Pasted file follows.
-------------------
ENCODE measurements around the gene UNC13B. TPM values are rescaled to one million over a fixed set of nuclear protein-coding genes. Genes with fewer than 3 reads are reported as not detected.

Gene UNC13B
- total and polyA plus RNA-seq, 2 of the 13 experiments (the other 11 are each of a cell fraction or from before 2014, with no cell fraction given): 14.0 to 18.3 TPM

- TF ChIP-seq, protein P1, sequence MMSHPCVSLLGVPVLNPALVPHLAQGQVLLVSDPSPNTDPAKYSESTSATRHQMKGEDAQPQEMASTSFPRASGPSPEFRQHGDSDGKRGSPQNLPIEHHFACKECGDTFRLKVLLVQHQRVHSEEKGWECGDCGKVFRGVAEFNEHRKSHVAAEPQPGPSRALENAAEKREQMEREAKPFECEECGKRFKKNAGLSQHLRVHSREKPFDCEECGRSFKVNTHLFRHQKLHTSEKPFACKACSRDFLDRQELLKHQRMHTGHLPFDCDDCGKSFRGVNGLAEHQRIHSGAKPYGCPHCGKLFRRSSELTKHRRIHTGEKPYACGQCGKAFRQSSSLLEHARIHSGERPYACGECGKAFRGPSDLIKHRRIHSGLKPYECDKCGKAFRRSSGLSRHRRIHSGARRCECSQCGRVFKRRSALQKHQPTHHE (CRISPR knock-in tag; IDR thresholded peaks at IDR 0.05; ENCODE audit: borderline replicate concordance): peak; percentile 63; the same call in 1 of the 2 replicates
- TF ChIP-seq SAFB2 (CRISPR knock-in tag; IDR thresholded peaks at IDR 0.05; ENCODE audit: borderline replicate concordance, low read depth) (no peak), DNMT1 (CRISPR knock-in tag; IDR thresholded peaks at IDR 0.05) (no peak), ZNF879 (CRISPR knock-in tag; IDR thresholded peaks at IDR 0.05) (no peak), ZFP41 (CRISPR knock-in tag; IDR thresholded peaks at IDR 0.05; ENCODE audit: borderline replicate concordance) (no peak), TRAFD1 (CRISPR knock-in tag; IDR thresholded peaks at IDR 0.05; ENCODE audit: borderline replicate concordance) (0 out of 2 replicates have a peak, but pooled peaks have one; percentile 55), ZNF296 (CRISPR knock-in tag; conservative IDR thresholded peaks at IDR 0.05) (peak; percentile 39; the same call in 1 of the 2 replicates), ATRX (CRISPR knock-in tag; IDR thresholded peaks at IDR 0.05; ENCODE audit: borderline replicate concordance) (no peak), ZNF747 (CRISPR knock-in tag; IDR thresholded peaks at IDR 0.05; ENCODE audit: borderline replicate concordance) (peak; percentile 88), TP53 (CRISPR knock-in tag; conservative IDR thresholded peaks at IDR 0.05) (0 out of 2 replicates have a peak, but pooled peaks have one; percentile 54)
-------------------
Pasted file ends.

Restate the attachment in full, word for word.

ENCODE measurements around the gene UNC13B. TPM values are rescaled to one million over a fixed set of nuclear protein-coding genes. Genes with fewer than 3 reads are reported as not detected.

Gene UNC13B
- total and polyA plus RNA-seq, 2 of the 13 experiments (the other 11 are each of a cell fraction or from before 2014, with no cell fraction given): 14.0 to 18.3 TPM

- TF ChIP-seq, protein P1, sequence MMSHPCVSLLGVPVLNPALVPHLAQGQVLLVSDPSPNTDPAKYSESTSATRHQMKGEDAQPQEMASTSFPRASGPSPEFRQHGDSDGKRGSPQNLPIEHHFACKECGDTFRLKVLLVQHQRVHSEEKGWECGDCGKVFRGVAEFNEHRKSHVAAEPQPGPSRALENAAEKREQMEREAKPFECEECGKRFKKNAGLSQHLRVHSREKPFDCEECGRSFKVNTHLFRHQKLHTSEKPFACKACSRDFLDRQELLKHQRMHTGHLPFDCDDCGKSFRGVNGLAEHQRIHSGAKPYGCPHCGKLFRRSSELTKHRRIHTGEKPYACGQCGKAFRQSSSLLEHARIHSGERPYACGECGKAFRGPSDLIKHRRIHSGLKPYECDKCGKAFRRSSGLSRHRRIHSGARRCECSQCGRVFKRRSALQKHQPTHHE (CRISPR knock-in tag; IDR thresholded peaks at IDR 0.05; ENCODE audit: borderline replicate concordance): peak; percentile 63; the same call in 1 of the 2 replicates
- TF ChIP-seq SAFB2 (CRISPR knock-in tag; IDR thresholded peaks at IDR 0.05; ENCODE audit: borderline replicate concordance, low read depth) (no peak), DNMT1 (CRISPR knock-in tag; IDR thresholded peaks at IDR 0.05) (no peak), ZNF879 (CRISPR knock-in tag; IDR thresholded peaks at IDR 0.05) (no peak), ZFP41 (CRISPR knock-in tag; IDR thresholded peaks at IDR 0.05; ENCODE audit: borderline replicate concordance) (no peak), TRAFD1 (CRISPR knock-in tag; IDR thresholded peaks at IDR 0.05; ENCODE audit: borderline replicate concordance) (0 out of 2 replicates have a peak, but pooled peaks have one; percentile 55), ZNF296 (CRISPR knock-in tag; conservative IDR thresholded peaks at IDR 0.05) (peak; percentile 39; the same call in 1 of the 2 replicates), ATRX (CRISPR knock-in tag; IDR thresholded peaks at IDR 0.05; ENCODE audit: borderline replicate concordance) (no peak), ZNF747 (CRISPR knock-in tag; IDR thresholded peaks at IDR 0.05; ENCODE audit: borderline replicate concordance) (peak; percentile 88), TP53 (CRISPR knock-in tag; conservative IDR thresholded peaks at IDR 0.05) (0 out of 2 replicates have a peak, but pooled peaks have one; percentile 54)